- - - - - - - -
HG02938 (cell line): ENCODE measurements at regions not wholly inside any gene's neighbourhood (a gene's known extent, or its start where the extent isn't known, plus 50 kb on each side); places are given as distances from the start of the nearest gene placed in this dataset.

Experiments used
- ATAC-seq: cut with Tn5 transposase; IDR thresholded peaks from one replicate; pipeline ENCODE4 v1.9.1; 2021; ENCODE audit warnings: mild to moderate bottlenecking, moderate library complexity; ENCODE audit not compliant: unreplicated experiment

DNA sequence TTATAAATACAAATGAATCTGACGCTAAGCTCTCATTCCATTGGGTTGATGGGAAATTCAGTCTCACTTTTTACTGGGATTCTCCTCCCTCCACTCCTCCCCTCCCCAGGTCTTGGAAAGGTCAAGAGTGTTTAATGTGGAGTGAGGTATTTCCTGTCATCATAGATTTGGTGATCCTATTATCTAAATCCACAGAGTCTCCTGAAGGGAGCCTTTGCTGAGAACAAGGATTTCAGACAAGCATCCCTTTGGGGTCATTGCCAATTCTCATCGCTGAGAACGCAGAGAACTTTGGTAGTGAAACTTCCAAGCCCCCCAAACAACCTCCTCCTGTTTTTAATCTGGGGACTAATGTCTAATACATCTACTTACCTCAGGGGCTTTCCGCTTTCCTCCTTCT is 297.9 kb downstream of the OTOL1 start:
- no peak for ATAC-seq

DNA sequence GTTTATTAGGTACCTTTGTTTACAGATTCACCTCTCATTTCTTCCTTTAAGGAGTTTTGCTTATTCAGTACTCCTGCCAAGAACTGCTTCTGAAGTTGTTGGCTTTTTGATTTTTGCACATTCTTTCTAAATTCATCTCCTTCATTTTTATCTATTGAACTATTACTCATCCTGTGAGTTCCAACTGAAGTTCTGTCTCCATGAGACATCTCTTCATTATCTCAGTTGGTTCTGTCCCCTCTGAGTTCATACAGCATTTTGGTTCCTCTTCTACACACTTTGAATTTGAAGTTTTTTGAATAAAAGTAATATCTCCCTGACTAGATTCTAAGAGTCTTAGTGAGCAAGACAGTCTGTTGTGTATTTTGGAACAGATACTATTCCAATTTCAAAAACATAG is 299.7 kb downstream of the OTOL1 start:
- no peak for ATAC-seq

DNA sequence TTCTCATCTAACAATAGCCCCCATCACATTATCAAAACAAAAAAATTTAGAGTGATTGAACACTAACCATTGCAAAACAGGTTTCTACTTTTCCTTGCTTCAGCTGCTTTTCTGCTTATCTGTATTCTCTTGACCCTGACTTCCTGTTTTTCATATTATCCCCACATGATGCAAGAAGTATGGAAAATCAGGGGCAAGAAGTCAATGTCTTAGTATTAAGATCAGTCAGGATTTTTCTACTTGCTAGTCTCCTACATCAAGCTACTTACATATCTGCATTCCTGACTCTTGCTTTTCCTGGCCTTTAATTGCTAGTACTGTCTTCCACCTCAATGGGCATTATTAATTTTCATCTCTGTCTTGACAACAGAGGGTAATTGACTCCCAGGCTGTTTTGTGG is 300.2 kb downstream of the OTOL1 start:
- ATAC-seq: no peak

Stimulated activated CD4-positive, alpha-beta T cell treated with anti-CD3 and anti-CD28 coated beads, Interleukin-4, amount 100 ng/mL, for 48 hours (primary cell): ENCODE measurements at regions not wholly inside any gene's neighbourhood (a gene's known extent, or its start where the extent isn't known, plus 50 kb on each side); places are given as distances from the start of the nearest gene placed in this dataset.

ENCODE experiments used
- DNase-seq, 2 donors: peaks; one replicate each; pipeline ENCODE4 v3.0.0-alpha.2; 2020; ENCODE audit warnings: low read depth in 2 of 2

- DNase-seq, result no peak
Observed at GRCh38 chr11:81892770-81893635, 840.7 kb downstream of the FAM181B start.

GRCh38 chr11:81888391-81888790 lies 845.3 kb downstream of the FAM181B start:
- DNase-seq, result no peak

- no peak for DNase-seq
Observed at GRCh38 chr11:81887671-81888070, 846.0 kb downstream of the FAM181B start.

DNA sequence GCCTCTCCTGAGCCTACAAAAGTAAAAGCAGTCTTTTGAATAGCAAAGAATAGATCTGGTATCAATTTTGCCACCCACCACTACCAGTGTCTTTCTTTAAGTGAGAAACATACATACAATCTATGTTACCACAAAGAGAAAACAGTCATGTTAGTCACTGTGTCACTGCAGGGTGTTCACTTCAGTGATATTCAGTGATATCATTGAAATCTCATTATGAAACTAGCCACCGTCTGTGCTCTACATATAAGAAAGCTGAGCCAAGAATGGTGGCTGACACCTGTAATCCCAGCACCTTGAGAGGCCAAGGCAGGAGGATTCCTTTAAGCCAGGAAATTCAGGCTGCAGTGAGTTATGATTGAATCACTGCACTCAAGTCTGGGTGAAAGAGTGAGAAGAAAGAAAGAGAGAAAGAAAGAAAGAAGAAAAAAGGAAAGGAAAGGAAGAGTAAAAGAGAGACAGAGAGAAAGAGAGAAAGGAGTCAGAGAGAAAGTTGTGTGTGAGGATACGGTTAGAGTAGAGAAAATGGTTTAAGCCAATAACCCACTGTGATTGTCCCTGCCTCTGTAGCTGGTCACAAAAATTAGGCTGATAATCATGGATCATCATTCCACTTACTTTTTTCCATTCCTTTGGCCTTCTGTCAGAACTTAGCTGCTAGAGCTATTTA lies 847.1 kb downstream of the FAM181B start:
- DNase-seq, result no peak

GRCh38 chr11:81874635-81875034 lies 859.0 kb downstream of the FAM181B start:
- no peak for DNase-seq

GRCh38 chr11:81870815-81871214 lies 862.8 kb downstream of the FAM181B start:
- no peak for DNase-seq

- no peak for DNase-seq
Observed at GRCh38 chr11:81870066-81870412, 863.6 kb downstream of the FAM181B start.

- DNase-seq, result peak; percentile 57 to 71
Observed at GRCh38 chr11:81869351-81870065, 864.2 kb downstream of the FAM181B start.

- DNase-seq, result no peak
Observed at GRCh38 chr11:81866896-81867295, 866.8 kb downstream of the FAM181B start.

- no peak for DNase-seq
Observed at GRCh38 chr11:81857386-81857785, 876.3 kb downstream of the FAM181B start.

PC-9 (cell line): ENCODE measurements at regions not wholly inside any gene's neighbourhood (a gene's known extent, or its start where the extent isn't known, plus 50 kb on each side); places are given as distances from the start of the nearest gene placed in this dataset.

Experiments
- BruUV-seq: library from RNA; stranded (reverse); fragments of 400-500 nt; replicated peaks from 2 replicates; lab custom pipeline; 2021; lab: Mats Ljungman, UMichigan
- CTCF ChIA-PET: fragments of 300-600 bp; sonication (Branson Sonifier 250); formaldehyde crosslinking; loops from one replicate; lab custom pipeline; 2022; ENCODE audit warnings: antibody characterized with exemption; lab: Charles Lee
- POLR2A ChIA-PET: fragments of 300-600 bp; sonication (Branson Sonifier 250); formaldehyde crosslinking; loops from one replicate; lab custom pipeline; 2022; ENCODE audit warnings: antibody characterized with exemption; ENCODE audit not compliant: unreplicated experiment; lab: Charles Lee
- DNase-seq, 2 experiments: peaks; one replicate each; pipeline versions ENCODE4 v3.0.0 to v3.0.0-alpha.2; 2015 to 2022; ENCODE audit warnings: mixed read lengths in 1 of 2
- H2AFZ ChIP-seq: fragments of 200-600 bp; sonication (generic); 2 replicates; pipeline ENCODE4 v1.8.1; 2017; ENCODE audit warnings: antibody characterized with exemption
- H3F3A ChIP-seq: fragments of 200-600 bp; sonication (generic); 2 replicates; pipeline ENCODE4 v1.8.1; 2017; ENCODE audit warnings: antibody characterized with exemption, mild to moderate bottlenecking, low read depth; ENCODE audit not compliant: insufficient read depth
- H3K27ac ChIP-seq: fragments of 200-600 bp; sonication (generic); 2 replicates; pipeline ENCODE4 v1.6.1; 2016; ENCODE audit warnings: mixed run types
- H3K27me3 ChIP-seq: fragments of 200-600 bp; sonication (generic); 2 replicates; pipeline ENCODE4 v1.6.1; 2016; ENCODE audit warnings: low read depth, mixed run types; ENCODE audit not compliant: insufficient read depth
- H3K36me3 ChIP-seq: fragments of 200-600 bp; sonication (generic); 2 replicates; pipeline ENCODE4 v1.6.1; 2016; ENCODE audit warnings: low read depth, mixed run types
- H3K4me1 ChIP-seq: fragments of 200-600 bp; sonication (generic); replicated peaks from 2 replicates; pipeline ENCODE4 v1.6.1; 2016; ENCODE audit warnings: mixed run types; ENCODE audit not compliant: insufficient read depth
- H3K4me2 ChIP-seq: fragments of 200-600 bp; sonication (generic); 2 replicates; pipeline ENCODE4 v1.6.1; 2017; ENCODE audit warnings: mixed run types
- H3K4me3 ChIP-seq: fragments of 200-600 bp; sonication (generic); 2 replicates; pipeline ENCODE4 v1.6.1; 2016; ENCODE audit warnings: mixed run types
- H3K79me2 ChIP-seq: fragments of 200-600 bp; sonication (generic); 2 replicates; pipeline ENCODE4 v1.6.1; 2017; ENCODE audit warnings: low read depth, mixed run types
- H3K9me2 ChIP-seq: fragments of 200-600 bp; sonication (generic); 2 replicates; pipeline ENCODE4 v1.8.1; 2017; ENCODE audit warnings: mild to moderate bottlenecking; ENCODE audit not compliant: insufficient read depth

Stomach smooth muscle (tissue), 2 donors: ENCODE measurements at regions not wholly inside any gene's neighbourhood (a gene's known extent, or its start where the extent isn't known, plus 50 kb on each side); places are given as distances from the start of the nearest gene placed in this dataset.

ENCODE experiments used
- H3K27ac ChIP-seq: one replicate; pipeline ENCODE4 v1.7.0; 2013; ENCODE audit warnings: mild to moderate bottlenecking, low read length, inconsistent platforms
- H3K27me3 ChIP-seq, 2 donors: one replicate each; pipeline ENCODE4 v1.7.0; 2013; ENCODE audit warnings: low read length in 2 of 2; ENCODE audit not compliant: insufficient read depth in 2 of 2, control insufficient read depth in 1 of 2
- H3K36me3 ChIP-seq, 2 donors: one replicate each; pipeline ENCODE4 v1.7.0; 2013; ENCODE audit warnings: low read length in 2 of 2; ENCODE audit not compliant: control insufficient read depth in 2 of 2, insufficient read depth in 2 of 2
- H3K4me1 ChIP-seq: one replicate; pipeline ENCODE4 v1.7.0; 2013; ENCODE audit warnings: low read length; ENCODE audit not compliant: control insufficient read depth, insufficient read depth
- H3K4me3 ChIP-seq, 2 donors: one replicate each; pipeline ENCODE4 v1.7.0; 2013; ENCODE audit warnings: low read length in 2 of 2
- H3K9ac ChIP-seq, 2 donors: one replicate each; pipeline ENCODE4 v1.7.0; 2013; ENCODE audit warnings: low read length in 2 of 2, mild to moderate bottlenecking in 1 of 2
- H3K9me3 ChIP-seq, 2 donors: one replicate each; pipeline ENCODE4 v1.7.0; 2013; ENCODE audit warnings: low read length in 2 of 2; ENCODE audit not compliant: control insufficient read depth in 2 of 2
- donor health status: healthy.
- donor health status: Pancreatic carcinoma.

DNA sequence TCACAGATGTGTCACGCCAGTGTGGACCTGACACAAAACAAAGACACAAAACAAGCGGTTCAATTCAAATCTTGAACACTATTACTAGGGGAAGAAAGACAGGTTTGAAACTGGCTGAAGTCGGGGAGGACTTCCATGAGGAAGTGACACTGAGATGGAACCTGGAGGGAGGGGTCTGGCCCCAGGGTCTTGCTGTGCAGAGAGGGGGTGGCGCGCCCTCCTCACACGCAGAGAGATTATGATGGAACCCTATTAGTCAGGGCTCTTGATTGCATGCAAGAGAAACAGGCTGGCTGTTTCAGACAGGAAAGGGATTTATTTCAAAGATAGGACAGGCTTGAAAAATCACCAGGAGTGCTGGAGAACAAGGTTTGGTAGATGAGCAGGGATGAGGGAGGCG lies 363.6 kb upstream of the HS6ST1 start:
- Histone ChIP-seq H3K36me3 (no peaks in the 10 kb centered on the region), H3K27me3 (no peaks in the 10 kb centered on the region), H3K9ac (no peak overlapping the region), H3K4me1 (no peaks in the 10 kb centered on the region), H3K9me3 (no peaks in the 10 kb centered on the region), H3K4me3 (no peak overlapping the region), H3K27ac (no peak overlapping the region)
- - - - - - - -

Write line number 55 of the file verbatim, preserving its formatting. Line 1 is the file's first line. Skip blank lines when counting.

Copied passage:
- H3K4me3 ChIP-seq, 2 donors: one replicate each; pipeline ENCODE4 v1.7.0; 2013; ENCODE audit warnings: low read length in 2 of 2